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Migration patterns of children with cancer in Britain.
  1. E G Knox,
  2. E A Gilman
  1. Department of Public Health and Epidemiology, Medical School, University of Birmingham.

    Abstract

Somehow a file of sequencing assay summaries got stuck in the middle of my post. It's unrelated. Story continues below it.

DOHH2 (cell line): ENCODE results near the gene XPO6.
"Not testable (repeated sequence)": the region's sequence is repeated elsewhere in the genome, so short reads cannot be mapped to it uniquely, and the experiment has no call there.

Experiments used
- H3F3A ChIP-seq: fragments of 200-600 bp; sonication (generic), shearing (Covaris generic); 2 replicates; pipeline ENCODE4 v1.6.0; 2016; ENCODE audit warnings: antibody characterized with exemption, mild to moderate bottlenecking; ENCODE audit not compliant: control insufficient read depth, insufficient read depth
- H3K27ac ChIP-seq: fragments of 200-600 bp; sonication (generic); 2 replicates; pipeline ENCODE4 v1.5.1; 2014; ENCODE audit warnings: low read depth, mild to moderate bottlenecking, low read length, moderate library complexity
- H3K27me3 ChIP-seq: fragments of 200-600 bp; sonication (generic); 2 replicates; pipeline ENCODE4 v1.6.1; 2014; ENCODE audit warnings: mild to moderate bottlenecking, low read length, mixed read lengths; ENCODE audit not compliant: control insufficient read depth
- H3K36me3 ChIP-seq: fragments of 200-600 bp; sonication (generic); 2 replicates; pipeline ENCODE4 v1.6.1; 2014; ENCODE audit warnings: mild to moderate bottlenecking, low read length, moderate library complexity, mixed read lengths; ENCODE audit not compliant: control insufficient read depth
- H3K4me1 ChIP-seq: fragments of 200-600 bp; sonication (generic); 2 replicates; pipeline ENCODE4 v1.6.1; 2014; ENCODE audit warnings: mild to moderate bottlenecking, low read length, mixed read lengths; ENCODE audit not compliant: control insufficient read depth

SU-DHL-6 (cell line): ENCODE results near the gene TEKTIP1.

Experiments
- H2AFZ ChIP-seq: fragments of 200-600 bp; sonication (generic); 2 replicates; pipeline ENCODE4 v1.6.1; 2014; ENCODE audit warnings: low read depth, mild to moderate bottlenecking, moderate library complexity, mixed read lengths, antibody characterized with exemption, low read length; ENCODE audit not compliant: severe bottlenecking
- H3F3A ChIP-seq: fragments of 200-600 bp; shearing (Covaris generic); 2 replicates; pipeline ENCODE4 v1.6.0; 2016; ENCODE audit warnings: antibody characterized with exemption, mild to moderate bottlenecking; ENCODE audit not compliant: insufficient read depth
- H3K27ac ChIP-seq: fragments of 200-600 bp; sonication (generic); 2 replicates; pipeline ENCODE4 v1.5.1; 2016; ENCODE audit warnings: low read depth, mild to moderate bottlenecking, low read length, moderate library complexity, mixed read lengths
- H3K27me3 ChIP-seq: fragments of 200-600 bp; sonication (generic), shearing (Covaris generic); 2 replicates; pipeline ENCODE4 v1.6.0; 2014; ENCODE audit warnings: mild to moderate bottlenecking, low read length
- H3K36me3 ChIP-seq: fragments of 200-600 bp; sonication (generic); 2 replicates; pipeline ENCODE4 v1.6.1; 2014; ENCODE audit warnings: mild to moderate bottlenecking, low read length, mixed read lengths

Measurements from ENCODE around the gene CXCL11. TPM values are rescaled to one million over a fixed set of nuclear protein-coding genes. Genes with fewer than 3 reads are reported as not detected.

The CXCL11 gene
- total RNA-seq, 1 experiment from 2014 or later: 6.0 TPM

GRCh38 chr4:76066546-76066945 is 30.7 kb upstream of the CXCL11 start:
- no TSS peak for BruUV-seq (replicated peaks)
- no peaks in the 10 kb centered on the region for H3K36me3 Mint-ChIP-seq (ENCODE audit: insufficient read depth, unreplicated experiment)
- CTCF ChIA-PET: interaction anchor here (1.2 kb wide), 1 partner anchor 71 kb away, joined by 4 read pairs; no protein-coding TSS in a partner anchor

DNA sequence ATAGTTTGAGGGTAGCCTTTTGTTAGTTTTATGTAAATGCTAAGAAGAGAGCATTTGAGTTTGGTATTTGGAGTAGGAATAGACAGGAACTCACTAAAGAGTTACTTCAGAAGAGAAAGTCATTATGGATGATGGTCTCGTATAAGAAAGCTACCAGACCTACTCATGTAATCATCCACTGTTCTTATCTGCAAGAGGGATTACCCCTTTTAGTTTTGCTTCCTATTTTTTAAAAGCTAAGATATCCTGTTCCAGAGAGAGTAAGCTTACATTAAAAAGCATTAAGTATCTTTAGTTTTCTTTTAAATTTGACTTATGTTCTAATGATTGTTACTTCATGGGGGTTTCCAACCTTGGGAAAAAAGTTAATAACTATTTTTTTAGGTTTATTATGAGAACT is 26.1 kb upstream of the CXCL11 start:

OBJECTIVES: To investigate the early migration patterns of children who later developed cancer. To test a prior hypothesis that some cancers are initiated by early exposures to toxic atmospheric pollutants from point sources. DESIGN: Address changes in children dying from cancer are examined in relation to potentially hazardous sites of several different types. The relative proximities of birth addresses and death addresses to these sites, are compared. The approach is based upon the premise that a local exposure, effective only at an early age, must be preferentially linked with an early address. SETTING AND SUBJECTS: Records of 22,458 children dying from leukaemia or other cancer under the age of 16 years in Great Britain between 1953 and 1980: including 9224 who moved house between birth and death. The migration analysis was based upon birth and death addresses, converted first to postcodes and thence to map coordinates. The geographical locations of potentially toxic industrial sites were obtained through direct map searches and from commercial directories. RESULTS: Systematic asymmetries were found between measured distances from birth and death addresses to sources emitting volatile organic compounds, or using large scale combustion processes. The children had more often moved away from these hazards than towards them. Many of the sources had already been identified as hazardous using other methods. There was also a birth association with areas of dense habitation; possibly because of unidentified toxic sources contained within them. All forms of cancer were involved although some effluents were associated preferentially with specific types. CONCLUSIONS: The main findings of an earlier study, based upon a different and independent method, were confirmed. Proximities to several types of industrial source, around the time of birth, were followed by a raised risk of childhood cancer. Combustion products and volatile organic compounds were especially implicated. Within the 16 year limit of the study, the increased risk did not decay with advancing age. Low atmospheric concentrations of many carcinogenic substances suggest that the mother acts as a cumulative filter and passes them to the fetus across the placenta or in breast milk.

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